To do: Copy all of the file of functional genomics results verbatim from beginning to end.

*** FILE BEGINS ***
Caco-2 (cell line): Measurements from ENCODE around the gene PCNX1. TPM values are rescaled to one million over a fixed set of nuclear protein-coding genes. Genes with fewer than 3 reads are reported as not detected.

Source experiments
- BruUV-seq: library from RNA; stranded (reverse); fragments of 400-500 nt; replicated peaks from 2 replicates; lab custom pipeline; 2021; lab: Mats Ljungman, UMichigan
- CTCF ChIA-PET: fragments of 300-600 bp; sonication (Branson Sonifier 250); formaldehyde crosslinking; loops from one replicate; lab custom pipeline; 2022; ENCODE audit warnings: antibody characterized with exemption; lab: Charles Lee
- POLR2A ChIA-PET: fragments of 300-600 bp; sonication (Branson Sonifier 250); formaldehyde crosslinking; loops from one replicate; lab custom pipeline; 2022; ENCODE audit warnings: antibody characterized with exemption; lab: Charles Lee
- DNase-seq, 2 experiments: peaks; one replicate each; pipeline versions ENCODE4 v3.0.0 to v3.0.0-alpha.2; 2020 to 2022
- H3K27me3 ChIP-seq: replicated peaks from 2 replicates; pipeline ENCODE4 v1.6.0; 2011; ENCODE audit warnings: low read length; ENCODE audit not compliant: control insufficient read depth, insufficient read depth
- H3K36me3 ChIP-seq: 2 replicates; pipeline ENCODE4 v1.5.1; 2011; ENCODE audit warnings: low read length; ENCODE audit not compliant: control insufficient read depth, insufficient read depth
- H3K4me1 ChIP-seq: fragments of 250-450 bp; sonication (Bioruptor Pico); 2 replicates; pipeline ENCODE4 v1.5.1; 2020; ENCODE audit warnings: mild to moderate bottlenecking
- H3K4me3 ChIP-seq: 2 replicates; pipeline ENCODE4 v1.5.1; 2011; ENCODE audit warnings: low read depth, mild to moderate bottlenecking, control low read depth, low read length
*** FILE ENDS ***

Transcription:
Caco-2 (cell line): Measurements from ENCODE around the gene PCNX1. TPM values are rescaled to one million over a fixed set of nuclear protein-coding genes. Genes with fewer than 3 reads are reported as not detected.

Source experiments
- BruUV-seq: library from RNA; stranded (reverse); fragments of 400-500 nt; replicated peaks from 2 replicates; lab custom pipeline; 2021; lab: Mats Ljungman, UMichigan
- CTCF ChIA-PET: fragments of 300-600 bp; sonication (Branson Sonifier 250); formaldehyde crosslinking; loops from one replicate; lab custom pipeline; 2022; ENCODE audit warnings: antibody characterized with exemption; lab: Charles Lee
- POLR2A ChIA-PET: fragments of 300-600 bp; sonication (Branson Sonifier 250); formaldehyde crosslinking; loops from one replicate; lab custom pipeline; 2022; ENCODE audit warnings: antibody characterized with exemption; lab: Charles Lee
- DNase-seq, 2 experiments: peaks; one replicate each; pipeline versions ENCODE4 v3.0.0 to v3.0.0-alpha.2; 2020 to 2022
- H3K27me3 ChIP-seq: replicated peaks from 2 replicates; pipeline ENCODE4 v1.6.0; 2011; ENCODE audit warnings: low read length; ENCODE audit not compliant: control insufficient read depth, insufficient read depth
- H3K36me3 ChIP-seq: 2 replicates; pipeline ENCODE4 v1.5.1; 2011; ENCODE audit warnings: low read length; ENCODE audit not compliant: control insufficient read depth, insufficient read depth
- H3K4me1 ChIP-seq: fragments of 250-450 bp; sonication (Bioruptor Pico); 2 replicates; pipeline ENCODE4 v1.5.1; 2020; ENCODE audit warnings: mild to moderate bottlenecking
- H3K4me3 ChIP-seq: 2 replicates; pipeline ENCODE4 v1.5.1; 2011; ENCODE audit warnings: low read depth, mild to moderate bottlenecking, control low read depth, low read length